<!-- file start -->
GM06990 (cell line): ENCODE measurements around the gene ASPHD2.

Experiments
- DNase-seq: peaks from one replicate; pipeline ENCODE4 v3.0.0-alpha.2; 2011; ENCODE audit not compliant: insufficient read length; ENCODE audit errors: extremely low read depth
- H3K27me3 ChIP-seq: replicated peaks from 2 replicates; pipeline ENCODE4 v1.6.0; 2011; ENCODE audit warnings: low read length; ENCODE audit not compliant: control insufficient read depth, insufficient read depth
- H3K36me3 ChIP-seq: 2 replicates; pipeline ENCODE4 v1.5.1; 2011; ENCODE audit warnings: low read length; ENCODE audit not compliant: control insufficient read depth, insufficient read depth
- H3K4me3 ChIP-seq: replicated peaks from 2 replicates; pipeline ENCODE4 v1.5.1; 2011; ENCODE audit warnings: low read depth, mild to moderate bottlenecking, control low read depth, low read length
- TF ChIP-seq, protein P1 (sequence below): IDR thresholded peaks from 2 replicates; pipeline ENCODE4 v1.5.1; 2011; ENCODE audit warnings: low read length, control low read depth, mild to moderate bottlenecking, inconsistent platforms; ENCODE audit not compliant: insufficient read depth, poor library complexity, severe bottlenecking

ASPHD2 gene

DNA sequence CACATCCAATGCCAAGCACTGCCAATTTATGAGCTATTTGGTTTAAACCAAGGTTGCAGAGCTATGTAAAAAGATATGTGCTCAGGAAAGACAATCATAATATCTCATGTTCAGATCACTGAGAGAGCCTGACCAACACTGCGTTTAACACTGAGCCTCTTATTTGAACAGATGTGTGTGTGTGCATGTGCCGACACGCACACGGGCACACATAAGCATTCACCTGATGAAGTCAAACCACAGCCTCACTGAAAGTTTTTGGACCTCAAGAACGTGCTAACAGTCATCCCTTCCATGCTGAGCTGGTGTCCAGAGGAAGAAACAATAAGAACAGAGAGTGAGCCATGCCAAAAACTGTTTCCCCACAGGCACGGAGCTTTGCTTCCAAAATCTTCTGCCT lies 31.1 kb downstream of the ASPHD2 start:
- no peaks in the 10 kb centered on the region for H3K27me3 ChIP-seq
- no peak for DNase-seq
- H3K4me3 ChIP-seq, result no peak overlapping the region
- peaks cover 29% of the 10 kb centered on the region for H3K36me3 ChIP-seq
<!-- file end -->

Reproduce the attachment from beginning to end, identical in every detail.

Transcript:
GM06990 (cell line): ENCODE measurements around the gene ASPHD2.

Experiments
- DNase-seq: peaks from one replicate; pipeline ENCODE4 v3.0.0-alpha.2; 2011; ENCODE audit not compliant: insufficient read length; ENCODE audit errors: extremely low read depth
- H3K27me3 ChIP-seq: replicated peaks from 2 replicates; pipeline ENCODE4 v1.6.0; 2011; ENCODE audit warnings: low read length; ENCODE audit not compliant: control insufficient read depth, insufficient read depth
- H3K36me3 ChIP-seq: 2 replicates; pipeline ENCODE4 v1.5.1; 2011; ENCODE audit warnings: low read length; ENCODE audit not compliant: control insufficient read depth, insufficient read depth
- H3K4me3 ChIP-seq: replicated peaks from 2 replicates; pipeline ENCODE4 v1.5.1; 2011; ENCODE audit warnings: low read depth, mild to moderate bottlenecking, control low read depth, low read length
- TF ChIP-seq, protein P1 (sequence below): IDR thresholded peaks from 2 replicates; pipeline ENCODE4 v1.5.1; 2011; ENCODE audit warnings: low read length, control low read depth, mild to moderate bottlenecking, inconsistent platforms; ENCODE audit not compliant: insufficient read depth, poor library complexity, severe bottlenecking

ASPHD2 gene

DNA sequence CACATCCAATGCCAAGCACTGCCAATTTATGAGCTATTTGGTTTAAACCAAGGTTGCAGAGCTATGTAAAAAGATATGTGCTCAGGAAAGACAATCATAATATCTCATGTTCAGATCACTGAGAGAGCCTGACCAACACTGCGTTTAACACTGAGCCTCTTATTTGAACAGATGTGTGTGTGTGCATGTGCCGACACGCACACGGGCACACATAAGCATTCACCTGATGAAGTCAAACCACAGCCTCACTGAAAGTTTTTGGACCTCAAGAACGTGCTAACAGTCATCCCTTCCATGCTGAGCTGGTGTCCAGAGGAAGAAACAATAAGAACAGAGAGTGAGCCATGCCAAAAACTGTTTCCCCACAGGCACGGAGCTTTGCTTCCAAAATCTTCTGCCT lies 31.1 kb downstream of the ASPHD2 start:
- no peaks in the 10 kb centered on the region for H3K27me3 ChIP-seq
- no peak for DNase-seq
- H3K4me3 ChIP-seq, result no peak overlapping the region
- peaks cover 29% of the 10 kb centered on the region for H3K36me3 ChIP-seq